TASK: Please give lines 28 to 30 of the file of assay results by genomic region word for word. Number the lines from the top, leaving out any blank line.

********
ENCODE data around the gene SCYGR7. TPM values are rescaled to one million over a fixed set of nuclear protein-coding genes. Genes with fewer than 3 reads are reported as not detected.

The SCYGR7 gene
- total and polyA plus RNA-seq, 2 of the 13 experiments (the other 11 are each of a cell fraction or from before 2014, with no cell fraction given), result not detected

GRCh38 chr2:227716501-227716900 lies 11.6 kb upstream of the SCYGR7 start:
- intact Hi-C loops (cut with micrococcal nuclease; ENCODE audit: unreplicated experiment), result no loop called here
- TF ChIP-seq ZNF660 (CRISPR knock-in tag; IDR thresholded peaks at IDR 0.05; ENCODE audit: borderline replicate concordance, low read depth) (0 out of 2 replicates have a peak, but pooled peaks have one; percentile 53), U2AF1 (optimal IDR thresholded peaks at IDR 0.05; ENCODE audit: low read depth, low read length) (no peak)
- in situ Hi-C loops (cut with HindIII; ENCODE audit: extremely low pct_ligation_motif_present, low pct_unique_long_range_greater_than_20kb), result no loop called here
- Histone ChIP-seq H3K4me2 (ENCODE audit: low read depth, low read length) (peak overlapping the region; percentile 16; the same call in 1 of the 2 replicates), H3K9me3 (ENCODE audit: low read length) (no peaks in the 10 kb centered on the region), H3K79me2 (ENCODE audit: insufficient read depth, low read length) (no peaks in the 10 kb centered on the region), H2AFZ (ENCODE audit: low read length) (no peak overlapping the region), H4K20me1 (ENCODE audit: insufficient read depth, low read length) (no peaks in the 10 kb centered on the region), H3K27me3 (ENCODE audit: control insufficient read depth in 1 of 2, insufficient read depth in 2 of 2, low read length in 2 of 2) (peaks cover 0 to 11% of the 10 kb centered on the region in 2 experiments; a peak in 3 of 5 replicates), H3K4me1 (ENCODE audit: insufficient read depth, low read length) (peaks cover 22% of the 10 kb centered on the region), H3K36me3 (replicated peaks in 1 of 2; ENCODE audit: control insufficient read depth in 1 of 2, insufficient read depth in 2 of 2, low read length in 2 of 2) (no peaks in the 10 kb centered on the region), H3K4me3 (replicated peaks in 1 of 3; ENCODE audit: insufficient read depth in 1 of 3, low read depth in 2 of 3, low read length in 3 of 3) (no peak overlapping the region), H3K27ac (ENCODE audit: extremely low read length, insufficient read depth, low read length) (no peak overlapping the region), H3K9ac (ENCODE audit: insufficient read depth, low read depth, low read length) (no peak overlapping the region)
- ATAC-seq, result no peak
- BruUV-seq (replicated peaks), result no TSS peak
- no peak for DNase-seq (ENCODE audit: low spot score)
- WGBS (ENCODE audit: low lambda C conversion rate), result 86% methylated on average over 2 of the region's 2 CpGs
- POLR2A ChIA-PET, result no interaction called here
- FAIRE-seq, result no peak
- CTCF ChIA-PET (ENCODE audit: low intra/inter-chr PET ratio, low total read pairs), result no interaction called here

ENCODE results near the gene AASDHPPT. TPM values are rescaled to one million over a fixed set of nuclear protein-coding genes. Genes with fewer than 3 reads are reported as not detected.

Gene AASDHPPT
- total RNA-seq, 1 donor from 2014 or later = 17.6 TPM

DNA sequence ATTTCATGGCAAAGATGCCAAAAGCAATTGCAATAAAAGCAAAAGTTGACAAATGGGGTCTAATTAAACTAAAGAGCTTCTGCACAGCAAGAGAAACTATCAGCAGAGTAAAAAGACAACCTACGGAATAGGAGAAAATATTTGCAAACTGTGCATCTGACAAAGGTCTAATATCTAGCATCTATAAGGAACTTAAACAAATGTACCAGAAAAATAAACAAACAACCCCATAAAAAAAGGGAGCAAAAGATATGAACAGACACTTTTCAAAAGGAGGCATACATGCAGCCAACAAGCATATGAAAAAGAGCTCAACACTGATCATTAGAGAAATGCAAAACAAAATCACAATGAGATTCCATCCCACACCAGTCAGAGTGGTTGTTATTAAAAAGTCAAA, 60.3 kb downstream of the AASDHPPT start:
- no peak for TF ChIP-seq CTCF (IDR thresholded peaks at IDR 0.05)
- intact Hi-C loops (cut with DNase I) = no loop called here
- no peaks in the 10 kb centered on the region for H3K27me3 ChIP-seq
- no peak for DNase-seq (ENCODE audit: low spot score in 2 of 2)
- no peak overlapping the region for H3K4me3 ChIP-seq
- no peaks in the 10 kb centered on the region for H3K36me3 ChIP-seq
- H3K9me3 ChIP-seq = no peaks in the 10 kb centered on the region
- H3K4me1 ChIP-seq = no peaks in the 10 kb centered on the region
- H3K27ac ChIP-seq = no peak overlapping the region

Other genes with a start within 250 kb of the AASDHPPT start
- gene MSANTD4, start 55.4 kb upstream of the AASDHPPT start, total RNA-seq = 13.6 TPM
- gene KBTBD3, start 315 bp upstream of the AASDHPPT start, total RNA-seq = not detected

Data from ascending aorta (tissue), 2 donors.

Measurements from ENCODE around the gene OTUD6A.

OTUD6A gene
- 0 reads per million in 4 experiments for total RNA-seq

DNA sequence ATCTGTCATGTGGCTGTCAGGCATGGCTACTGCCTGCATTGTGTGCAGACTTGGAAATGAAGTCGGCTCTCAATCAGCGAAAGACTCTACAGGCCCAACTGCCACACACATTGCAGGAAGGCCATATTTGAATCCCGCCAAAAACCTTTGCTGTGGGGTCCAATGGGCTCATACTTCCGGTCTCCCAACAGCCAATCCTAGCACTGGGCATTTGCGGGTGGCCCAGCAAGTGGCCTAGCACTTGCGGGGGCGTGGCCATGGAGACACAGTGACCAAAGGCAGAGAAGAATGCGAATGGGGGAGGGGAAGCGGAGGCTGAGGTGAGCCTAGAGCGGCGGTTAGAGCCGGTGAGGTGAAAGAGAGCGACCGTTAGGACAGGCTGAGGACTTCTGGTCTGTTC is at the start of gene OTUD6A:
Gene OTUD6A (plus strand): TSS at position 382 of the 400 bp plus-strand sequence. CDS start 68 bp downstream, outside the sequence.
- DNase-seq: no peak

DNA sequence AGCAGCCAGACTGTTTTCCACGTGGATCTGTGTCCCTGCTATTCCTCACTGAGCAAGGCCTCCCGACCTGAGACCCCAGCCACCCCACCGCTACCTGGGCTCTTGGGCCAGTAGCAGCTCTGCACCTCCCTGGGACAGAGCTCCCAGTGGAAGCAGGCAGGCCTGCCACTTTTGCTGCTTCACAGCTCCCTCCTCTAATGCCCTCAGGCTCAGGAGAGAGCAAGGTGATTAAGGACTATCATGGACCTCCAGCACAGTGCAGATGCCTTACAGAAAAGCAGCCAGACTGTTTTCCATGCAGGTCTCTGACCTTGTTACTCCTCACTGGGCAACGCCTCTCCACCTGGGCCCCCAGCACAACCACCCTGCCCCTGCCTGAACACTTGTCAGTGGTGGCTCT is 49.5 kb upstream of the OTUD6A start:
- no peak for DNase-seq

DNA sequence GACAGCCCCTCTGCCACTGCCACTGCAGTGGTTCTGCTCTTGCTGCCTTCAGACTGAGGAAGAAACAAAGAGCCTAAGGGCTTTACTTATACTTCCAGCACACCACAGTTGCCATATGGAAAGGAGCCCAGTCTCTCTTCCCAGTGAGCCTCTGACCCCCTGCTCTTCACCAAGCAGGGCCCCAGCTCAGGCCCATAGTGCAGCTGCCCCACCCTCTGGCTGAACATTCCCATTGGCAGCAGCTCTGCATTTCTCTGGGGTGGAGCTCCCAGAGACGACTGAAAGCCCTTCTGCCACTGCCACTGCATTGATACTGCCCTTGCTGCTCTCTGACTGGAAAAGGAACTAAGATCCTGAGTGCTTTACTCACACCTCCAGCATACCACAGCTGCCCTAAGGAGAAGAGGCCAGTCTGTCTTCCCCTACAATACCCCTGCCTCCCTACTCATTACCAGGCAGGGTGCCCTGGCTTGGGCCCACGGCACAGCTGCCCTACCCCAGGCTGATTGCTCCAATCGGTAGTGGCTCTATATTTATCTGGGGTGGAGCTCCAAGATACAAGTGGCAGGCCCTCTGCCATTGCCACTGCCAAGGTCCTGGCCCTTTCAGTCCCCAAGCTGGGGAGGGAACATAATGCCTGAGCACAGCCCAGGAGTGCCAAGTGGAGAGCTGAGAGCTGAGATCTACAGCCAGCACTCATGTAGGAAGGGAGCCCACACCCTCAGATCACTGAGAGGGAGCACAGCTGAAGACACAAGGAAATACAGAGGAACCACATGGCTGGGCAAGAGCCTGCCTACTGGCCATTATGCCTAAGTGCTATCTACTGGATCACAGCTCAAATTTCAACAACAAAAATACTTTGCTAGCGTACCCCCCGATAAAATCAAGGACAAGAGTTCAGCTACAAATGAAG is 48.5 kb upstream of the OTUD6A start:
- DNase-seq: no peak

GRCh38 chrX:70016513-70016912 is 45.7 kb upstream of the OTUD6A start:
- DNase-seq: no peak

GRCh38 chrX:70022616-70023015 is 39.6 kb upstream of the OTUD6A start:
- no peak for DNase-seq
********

- H3K27ac ChIP-seq = no peak overlapping the region

Other genes with a start within 250 kb of the AASDHPPT start
- gene MSANTD4, start 55.4 kb upstream of the AASDHPPT start, total RNA-seq = 13.6 TPM